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  • edited November 2014
    Nuker, I think you are trying to communicate valid points, but your responses aren't very clear. You use "it" a lot and it's not always clear to me what you're referring to. Other parts of your response are disjointed as well. Specifically, the first, third, and fifth sections from your post above. I'd like to have this discussion, but I want us both to be clear what we're actually talking about.

    Make sure your sentences are grammatically correct. Make sure they're all complete sentences!
    Post edited by Starfox on
  • edited November 2014
    In the first question, I'm primarily referring to "it" as the plot/story. I never found the story to be scientifically questionable with the exposition until the ending.

    In the second question, I'm referring to the amount of exposition in the plot. Prestige and Inception constantly explain the plot and science too you, but they can stand alone as a story. Interstellar requires you to submit to Nolan's message of love and can't stand on it's own inter-movie science.

    In the third question, I'm referring to "it" as the movie's own sense of science. If the movie does not want to be truly about hard science, then the film shouldn't leave so many questionable things open. Saying something like "the moon landings were propaganda" in the school books makes you question exactly how far the setting is in the future and how much technology is actually available.

    In the fourth question, I'm referring to the sound. I believe the score was awful but there's a possibility that Nolan did that intentionally.

    In the fifth question, I'm referring to "it" as the movie's message about love. The film should have been balanced better between all the dialogue and discussion being so much about science, exposition, math and formulas while barely having inspirational talks of humanity and survival. That's why the ending is basically a cop-out so we could have a more satisfying ending.

    That type of ending/message is something you roll your eyes out in fantasy/children's movies, Nolan is just delivering it to you in a different genre. Thus I said: "There is quantum, empirical evidence showing that love and the human spirit is a successful force."

    Hopefully that clears up what you were trying to understand.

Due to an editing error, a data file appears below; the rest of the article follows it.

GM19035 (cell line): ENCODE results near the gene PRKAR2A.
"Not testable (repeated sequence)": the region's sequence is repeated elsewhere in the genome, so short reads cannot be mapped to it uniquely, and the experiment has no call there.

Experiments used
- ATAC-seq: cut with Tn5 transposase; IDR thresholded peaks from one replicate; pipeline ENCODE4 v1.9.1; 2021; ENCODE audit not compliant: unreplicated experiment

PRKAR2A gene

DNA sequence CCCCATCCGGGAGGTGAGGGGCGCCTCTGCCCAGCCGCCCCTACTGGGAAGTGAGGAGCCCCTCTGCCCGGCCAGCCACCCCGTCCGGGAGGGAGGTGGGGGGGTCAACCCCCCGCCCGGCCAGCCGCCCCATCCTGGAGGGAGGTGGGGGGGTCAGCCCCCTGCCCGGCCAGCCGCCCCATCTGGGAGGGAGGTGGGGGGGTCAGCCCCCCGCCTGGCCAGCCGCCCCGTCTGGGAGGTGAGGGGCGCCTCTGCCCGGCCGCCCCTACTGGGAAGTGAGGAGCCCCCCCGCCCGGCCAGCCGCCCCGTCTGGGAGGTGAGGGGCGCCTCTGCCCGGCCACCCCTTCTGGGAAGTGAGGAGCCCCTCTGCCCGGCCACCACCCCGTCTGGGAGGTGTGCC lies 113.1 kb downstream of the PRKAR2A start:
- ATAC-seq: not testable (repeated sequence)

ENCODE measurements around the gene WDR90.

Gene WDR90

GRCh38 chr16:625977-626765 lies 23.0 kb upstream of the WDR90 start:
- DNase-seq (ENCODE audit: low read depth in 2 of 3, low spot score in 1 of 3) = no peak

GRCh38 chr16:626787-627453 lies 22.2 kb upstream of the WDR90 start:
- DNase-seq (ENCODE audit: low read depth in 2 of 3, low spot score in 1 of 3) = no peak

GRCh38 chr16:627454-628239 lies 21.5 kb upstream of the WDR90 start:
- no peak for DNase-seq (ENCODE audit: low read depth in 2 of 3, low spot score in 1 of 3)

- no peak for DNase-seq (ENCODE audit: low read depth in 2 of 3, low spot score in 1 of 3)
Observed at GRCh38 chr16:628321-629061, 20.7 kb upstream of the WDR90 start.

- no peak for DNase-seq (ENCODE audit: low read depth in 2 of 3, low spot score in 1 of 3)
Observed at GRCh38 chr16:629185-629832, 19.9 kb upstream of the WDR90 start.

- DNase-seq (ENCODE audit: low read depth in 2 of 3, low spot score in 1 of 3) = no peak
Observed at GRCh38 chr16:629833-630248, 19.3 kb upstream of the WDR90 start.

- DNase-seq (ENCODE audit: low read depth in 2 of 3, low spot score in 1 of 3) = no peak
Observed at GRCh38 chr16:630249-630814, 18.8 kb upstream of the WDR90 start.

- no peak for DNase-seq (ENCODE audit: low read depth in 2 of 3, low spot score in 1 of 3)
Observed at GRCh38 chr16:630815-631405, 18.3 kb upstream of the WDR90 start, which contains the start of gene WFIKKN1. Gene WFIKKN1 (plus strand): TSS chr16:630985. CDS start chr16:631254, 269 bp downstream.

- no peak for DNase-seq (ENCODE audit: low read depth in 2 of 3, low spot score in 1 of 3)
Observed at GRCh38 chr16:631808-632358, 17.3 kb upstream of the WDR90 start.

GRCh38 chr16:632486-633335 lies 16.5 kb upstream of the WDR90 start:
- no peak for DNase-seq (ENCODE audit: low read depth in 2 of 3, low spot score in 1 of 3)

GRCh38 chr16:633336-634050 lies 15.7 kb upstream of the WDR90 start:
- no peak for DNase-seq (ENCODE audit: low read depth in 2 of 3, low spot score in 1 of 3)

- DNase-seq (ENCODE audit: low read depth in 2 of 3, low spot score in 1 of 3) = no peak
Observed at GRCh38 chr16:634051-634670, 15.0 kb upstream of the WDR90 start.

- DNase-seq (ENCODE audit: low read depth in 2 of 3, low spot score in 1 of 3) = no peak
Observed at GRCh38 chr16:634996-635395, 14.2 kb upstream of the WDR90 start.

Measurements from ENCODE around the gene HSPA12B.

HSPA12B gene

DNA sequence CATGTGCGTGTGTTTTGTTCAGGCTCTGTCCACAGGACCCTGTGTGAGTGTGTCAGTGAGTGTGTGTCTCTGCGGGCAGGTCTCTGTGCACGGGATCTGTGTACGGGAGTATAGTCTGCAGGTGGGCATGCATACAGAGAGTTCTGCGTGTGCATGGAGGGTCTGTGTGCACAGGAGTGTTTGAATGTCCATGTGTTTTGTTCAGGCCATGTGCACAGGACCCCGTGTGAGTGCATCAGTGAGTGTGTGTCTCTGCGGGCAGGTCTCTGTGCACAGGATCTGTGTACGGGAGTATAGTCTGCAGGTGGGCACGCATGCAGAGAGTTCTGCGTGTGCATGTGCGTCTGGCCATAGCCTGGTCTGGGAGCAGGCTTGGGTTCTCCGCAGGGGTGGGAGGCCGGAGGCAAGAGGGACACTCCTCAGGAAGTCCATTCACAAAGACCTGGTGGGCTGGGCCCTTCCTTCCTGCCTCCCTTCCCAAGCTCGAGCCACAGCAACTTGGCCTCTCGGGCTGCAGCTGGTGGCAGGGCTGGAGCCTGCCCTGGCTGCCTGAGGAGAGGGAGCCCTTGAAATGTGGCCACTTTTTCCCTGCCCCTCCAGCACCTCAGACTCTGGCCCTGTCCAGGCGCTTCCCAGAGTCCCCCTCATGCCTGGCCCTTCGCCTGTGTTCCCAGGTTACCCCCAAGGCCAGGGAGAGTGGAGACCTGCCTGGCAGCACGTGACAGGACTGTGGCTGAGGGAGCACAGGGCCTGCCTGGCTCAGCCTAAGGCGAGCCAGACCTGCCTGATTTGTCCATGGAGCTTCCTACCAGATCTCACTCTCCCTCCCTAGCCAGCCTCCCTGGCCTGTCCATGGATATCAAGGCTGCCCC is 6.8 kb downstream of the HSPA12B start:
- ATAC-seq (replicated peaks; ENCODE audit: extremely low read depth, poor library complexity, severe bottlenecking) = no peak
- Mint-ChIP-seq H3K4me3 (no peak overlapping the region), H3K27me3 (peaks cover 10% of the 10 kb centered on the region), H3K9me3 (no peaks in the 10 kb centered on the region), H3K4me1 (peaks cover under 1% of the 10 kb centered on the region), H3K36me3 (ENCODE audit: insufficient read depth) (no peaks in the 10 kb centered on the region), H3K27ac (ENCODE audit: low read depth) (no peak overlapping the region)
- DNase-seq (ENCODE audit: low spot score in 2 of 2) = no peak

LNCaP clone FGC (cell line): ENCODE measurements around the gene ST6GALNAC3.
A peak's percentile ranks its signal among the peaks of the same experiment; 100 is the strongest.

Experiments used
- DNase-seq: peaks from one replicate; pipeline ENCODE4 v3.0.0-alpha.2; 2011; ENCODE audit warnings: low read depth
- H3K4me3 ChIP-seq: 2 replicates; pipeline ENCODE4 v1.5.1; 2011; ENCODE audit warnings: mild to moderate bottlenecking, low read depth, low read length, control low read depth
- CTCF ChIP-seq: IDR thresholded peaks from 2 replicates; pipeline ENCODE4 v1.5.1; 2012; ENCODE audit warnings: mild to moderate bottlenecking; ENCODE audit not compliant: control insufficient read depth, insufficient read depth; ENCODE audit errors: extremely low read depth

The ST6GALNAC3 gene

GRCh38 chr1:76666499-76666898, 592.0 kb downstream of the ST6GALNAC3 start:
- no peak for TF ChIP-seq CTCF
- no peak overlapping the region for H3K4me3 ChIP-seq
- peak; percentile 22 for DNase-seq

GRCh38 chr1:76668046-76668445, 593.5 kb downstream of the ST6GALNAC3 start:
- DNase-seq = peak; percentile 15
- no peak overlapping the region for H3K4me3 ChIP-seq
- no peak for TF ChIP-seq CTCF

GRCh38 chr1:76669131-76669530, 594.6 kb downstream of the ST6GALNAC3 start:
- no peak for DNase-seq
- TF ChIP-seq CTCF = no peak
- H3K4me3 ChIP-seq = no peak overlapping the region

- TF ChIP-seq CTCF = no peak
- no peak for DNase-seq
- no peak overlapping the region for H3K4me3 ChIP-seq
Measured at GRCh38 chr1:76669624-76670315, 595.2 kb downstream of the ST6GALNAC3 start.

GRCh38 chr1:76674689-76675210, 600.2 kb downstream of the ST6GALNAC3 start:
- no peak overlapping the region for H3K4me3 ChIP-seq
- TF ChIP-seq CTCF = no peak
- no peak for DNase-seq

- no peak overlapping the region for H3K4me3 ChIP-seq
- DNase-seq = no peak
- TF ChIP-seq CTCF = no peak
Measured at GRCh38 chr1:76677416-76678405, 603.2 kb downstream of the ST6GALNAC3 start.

Post edited by Nukerjsr on

    I would need to go back and rewatch the movie to confirm this, but but I'm pretty sure all the times when the score got so loud that it overpowered the dialogue (especially in Murph's room), coincide with Future Cooper attempting to contact/influence the past. Only towards the end of the movie did I realize that the score and the bass got overpowering when Cooper was trying to send a message back in time to Murph via the books and the watch. I think this was intentional on Nolan's part as an audio cue.

    Like I said, I'd need to rewatch the movie to confirm that they're related 1:1, but if my memory serves, most of the instances match up.
  • why the fuck is cooper station 30 years from when they left earth? That's definitey not right.
  • Watching the movie this weekend on IMAX. The science center linked me to this:

    That's pretty cool. I'll also check out the app on iOS to see what they have to offer. It's more than likely basic stuff from what most people here already know, but I wouldn't mind getting educated on it.
  • I'm really glad I saw this in the theater. I think Interstellar is a very ambitious piece of hard science fiction. While I love it I do understand that the movie has flaws that keeps it from entering 2010 territory. Namely it's Christopher Nolan's weird and somewhat unsuccessful attempt at analyzing human emotion, and the run time (I personally think that movies should err on the side of being shorter).

    On the subject of Matt Damon, I don't think his plot went no where. I think it served as a vehicle to push the cast to the final resolution, and said something about our connections to family that, for me, added to the concept of love as a quantifiable force that connects us over vast tracts of time and space. That in turn more solidified the concepts that were at play in that tesseract scene.

    I don't think it's at all important the year beyond that it is some decades in the future. I liked how the movie just treated me like I could be trusted to fill in the blanks from context, at least about what led up to where the movie started. I personally just found the propaganda line to be a nice bit of world building that just went to show that the whole world was prioritizing food production over technology by far.

    I can see why someone wouldn't like this movie, I just disagree.
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